The Red Hood Has Finally Become DC's Punisher

It was inevitable, really. Jason Todd has finally gotten sick and tired of playing Full House with his Bat Family and is embracing the violence within. Okay, maybe Batman beating him like a government mule also had something to do with it. (After such a whaling, we don't think that anyone would be thinking straight.)

In the case of the Red Hood, his return to his old ways has been on the cards for a while now. He was relatively happy, had Bruce's approval and trust, friends to count on – from a narrative perspective, things were getting boring for him. So when he shot the Penguin in the head and set off a chain of events leading to his and Batman's one-on-one fight, he proved what we've all suspected for a long time now: Jason Todd is DC's Punisher.

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In December 2017, Red Hood and the Outlaws writer Scott Lobdell hinted that the character might be irredeemable, and "Jason’s redemption will probably take forever."

Additionally, Lobdell said he understood why people make the link between Jason and the Punisher. "I agree to an extent that he should be more violent – more on that in a moment. But I don’t think he should be the Punisher, because there is already a Punisher," he said. "I always got the impression that the Punisher might track down a crime lord and make his way through three dozen bodyguards in the crime lord’s mansion – killing every one of them –  and then the crime lord himself. I think Jason should only kill when he doesn’t have other options. I think he should probably only kill when his life (or that of another person) is in imminent danger."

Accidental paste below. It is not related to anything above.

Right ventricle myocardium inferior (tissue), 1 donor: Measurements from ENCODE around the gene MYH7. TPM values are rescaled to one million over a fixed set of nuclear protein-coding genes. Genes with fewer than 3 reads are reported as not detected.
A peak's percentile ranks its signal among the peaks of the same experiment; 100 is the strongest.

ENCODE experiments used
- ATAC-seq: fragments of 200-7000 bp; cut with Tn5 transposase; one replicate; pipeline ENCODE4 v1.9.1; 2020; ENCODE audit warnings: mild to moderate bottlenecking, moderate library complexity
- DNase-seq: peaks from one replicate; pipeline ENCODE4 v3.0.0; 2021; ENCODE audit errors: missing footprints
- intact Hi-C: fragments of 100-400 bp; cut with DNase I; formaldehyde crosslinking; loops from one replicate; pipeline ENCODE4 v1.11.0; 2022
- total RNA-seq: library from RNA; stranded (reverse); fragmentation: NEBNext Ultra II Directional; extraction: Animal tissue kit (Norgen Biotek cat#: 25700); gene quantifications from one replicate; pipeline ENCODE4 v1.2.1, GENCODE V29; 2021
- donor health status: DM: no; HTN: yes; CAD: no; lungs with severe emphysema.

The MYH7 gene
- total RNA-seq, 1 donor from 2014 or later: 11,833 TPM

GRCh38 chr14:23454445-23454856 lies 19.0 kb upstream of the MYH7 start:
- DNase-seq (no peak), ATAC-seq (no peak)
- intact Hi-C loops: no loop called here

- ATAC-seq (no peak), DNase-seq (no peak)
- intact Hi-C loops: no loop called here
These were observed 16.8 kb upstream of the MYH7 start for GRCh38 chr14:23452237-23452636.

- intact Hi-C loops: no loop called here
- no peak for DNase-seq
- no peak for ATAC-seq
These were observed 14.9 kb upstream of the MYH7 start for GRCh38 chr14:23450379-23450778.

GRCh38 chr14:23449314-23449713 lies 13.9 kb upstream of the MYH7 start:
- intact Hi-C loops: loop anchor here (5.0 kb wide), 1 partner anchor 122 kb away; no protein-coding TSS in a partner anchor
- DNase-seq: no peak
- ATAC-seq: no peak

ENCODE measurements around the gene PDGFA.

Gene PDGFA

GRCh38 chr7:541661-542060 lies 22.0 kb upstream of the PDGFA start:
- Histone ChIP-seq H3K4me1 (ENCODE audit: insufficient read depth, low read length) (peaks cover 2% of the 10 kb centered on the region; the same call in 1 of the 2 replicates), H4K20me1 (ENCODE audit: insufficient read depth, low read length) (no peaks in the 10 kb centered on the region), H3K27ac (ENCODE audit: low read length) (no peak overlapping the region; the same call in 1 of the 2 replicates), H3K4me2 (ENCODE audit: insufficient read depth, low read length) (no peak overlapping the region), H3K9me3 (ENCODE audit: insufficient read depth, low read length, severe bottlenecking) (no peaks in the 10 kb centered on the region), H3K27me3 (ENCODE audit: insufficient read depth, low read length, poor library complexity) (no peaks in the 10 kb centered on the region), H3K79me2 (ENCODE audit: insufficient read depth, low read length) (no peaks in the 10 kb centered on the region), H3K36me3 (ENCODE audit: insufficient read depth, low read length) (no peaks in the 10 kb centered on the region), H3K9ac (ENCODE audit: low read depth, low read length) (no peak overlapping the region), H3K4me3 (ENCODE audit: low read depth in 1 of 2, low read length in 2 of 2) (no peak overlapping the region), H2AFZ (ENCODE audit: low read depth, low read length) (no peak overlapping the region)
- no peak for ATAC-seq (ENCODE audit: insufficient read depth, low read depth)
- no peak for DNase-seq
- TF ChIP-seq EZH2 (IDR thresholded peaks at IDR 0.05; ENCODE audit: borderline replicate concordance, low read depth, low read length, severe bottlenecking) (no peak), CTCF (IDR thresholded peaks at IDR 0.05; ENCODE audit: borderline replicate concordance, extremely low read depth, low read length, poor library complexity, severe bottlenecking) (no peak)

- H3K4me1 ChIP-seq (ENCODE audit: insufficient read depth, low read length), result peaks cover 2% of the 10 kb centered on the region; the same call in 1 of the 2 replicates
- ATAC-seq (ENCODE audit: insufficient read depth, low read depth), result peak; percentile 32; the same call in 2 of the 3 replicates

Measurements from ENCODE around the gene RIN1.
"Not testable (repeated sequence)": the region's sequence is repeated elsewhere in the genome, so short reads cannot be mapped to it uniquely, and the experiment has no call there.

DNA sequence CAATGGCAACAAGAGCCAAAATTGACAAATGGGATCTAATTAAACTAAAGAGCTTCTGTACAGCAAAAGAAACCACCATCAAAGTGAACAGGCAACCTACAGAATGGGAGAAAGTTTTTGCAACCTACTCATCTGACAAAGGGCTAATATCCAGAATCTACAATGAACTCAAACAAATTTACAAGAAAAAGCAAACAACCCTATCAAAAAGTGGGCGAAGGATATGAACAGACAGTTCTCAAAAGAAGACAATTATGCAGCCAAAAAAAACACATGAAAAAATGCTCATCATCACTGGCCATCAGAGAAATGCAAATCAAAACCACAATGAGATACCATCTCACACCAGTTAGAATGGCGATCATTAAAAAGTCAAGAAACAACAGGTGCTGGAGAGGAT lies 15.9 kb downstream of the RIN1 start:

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Lobdell has proven true to his word in Red Hood and the Outlaws #26. With a new costume, new weapons and a bad attitude, the Red Hood kicks it up a notch in his protection of a new character in his life, FBI Special Agent Melissa Mitchell. This time, however, he's more brutal than he's ever been. Heck, his choice of aggression would've even made Frank Castle blush a little. (He shoves a flare up a dude's butt, for heaven's sake!)

Despite Lobdell's statement to the contrary, drawing comparisons between Jason and Frank isn't too hard, here. Both men lost faith in the system and took fate into their own hands; they feel pain and anger for the world around them, and retaliate in the most hostile manner possible. Their chosen path ends up being a lonely one, as many of their friends and allies disagree with their methods. For the readers, though, it's nonstop action, like a comic book version of a Van Damme movie. You can't take your eyes off the pages, no matter how bloody it gets.

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While it's too early to tell if Jason's violent tendencies will last, it's certainly rejuvenated DC's antihero and pumped some excitement into his story arc. He's a damaged soul, someone who will never be a good soldier like the other Robins, so there's no point in insisting that he is. Make no mistake, he's tried to be everything Bruce wanted him to be, but it never quite worked out. It simply might be too late for him.

For now, Jason's brand of justice in Red Hood and the Outlaws is served bloody and cold.

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